DuPont has purchased Innovalight, a startup that found success after switching business models.
Innovalight makes a silicon ink. When added to crystalline siliconsolarpanels, it can boost efficiency by 1 percent to 2 percent at a relatively low cost. Three percent is on the horizon. Back in 2008, the company planned to make solar modules, but it could not raise the $50 million to build a small production facility. As a result, it switched to being an intellectual property company.
Since then, the firm has signed deals with JA Solar, Yingli, Motech and others. Most of its customers are in Asia, with the majority in China.
Innovalight also tweaked the conventional intellectual property business model. The company technically sells silicon ink powders to its customers as well as collecting royalties under an intellectual property license. The unusual structure solves two problems. First, customers feel they are getting something for their money. They aren't just paying for an abstract right; they are obtaining powder. Conversely, having a sales contract and an IP license gives Innovalight more legal leverage, the company's general counsel told me earlier this year at a conference. (Editor's note: We suspected something was up at Intersolar two weeks ago when Innovalight execs canceled all speaking appearances, but our gut feeling was that they might file for an IPO.)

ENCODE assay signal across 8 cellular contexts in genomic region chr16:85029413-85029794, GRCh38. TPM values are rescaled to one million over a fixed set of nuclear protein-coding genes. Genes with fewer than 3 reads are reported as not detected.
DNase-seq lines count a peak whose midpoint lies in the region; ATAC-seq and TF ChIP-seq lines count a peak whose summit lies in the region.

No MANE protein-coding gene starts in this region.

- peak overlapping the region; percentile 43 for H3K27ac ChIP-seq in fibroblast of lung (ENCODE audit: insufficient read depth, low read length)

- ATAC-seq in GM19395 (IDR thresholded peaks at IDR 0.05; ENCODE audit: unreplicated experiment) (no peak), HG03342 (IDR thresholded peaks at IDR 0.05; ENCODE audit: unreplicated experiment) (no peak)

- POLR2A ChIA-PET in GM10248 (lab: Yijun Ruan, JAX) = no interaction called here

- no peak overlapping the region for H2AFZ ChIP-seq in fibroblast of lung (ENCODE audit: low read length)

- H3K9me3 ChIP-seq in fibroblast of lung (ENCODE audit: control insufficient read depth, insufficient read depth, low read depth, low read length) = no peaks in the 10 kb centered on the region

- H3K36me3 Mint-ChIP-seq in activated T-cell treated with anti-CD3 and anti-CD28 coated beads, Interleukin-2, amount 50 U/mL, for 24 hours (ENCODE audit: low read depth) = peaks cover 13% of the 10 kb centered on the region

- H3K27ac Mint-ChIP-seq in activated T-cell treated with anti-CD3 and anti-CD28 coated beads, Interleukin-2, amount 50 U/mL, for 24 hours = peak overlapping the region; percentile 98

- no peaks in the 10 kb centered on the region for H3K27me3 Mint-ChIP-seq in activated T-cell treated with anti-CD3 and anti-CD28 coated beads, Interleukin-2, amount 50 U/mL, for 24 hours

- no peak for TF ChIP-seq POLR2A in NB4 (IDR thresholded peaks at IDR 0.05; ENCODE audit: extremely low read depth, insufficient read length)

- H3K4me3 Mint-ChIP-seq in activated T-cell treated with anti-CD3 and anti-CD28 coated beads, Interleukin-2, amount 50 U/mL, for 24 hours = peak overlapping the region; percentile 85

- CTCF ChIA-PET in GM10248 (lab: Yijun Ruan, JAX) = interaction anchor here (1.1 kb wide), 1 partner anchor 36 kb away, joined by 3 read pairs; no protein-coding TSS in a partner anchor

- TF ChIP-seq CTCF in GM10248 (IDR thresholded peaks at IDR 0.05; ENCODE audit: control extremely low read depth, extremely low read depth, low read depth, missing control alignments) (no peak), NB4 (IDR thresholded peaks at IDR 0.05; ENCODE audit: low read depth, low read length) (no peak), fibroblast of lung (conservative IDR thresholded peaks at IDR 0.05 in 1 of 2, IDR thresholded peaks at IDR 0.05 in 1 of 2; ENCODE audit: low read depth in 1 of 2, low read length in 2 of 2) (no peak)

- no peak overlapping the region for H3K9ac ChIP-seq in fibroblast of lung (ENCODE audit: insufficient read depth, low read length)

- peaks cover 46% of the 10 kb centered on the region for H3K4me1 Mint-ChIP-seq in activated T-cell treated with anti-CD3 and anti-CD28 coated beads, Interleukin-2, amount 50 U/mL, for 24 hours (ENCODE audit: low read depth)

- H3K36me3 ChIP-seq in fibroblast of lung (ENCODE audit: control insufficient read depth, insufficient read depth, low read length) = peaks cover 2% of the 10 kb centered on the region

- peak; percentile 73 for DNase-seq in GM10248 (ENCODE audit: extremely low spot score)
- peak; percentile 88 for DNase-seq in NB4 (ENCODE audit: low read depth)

The deal underscores the ongoing shopping spree among multinational conglomerates in greentech. Simply put, conglomerates have worldwide reach and established relationships with customers. Startups have novel technologies. Hence, companies that are more than 100 years old are busy buying companies founded less than seven years ago. Getting bought by a so-called Green Giant is the quickest path to liquidity and big accounts these days.
Electricity equipment makers ABB and Schneider Electric have collectively purchased more than 10 companies in recent months for billions of dollars. Last year, DuPont purchased industrial enzyme maker Danisco for $6.3 billion. Danisco not only already makes a green rubber for tires, it also produces a large number of additives for food. The chemical giant is also a large provider of sealants, backsheets, encapsulants and other materials to the solar industry. DuPont says it garnered $1 billion in revenue from solar in 2010 and wants to double that figure by 2014.
The company additionally is a general partner with BP in Butamax Advanced Biofuels, which is currently embroiled in a lawsuit with Gevo. (DuPont also has a French heritage and French outfits like Schneider, Total, Areva, Veolia and Saint-Gobain have been at the forefront of the shopping spree. However, DuPont was founded in the U.S. in 1802.)
This acquisition also highlights one of the more unusual trends taking place, namely, the interest among Asian manufacturers for American intellectual property. Although companies often complain about intellectual property protection in China and other parts of Asia, Asian conglomerates have seemingly been more actively interested in U.S. know-how than their Western counterparts. Innovalight does not have U.S. customers, for instance. Pinnacle Engines, which has created an energy-efficient gas engine that it will license, landed its first deal with an Asian manufacturer. EcoMotors, another engine maker that hopes to license its technology, is seeking its first customers in Asia.